Pho is a refreshing, delightful and filling Vietnamese dish. Pronounced “Fuh,” this out-of-the-ordinary meal has become quite popular amongst Palo Alto High School students. Before diving into this soup sensation, there are a couple things you need to know.
Though pho is Vietnamese, most pho restaurants have good, if not great, Thai Iced Tea. Another popular drink is the Soda Lemonade, which consists of sugar, squeezed lemon, and sparkling water. For those with more adventurous taste buds, the Vietnamese Iced Coffee presents an extremely sweet yet bitter, cream-filled version of the traditional iced coffee.
Goi Cuon, pronounced Goy-Coon, are Vietnamese style spring rolls. This go-to pre-soup appetizer– usually filled with shrimp, lettuce, beef and bean sprouts – is fresh and wrapped tightly in rice paper. Do not forget to dip these into the peanut sauce provided, as this is what makes them exceptionally delicious.
Beef is the best tasting meat in pho and gives the broth a nice flavor. If you aren’t careful, then you might order not only the steak, but also the tendon, tongue and intestines of the cow. Stick to brisket and eye round steak when ordering your soup. If you prefer chicken or seafood, these meats can prove to be equally tasty.
Hamburgers and hot dogs aren’t the only food made drastically better by a selection of toppings and condiments. Pho too needs some additions in order to maximize the delicious potential. The single most important sauce is the hoisin sauce, which will be in a Lee Kum Kee brand bottle nine out of 10 times. This sauce makes the broth so much better. Some people even dip their noodles and meat into hoisin sauce even after adding it to the broth. The next most popular sauce is Sriracha. This red chili sauce adds both flavor and spice to the soup, but it is not for the weak tongued.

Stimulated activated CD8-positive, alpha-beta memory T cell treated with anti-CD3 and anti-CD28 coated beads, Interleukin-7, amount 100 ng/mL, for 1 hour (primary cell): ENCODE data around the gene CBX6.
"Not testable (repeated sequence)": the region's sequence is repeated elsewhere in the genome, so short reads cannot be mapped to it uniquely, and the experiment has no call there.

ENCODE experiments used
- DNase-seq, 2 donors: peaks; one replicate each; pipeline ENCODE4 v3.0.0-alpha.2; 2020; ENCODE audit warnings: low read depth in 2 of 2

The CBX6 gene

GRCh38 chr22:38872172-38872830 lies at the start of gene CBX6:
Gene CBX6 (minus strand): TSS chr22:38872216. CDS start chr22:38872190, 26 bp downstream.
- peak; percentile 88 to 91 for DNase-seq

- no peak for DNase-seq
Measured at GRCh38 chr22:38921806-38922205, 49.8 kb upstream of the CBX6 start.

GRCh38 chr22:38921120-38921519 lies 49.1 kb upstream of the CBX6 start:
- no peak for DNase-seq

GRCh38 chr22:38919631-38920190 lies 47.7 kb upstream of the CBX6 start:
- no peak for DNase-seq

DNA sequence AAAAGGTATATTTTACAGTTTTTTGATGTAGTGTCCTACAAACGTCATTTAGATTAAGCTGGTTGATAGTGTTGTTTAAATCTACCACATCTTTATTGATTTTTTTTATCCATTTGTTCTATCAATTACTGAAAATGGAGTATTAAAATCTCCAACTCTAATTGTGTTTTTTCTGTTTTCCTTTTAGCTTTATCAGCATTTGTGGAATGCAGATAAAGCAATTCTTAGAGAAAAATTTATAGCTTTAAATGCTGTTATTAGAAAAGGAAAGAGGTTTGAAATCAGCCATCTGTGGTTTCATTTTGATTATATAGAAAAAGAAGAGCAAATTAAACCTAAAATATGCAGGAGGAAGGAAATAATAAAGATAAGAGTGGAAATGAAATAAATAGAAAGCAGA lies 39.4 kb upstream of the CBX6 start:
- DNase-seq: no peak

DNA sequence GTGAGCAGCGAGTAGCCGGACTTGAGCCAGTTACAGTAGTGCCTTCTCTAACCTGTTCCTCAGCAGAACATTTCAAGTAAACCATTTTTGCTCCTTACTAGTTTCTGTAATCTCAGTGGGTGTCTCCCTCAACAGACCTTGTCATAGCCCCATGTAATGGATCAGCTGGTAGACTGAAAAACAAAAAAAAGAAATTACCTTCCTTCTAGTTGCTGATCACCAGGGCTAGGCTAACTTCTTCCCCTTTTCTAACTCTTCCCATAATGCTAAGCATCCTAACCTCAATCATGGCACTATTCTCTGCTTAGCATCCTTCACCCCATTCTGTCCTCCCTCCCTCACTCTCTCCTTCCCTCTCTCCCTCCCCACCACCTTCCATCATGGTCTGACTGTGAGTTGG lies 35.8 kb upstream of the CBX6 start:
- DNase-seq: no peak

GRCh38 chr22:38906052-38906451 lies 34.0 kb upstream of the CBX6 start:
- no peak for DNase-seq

Excessive amounts of either sauces can be devastating, so start small and go big from there. Other toppings are presented on a dish next to your soup and include greens such as bean sprouts, mint and jalepenños. These extra toppings are up to you and can be tested with individual bites.
After adding the correct sauces and vegetables, you should know how to go about eating it without looking like a fool in front of both your Vietnamese waiters and those around you. If you can’t handle chopsticks, ask the waiter for a fork.
If you can handle chopsticks, grab a pair and put them in your stronger hand. Then pick up a spoon and put it in your opposite hand. Meat and noodles are to be handled with chopsticks and broth is to be handled with the spoon, but often times this occurs simultaneously.
All pho restaurants have relatively similar prices, around $8 for a huge bowl of soup and $1-2 for each Goi Cuon roll. Pho Vi Hoa has the best actual pho and Goi Cuon in the area. Pho To Chau has the best service in the area and is the only pho location to offer a “small” option that is actually small. Pho Garden is home to the largest bowl of pho and the Pho Challenge, containing over four pounds of noodles and beef so this presenting an interesting option as well.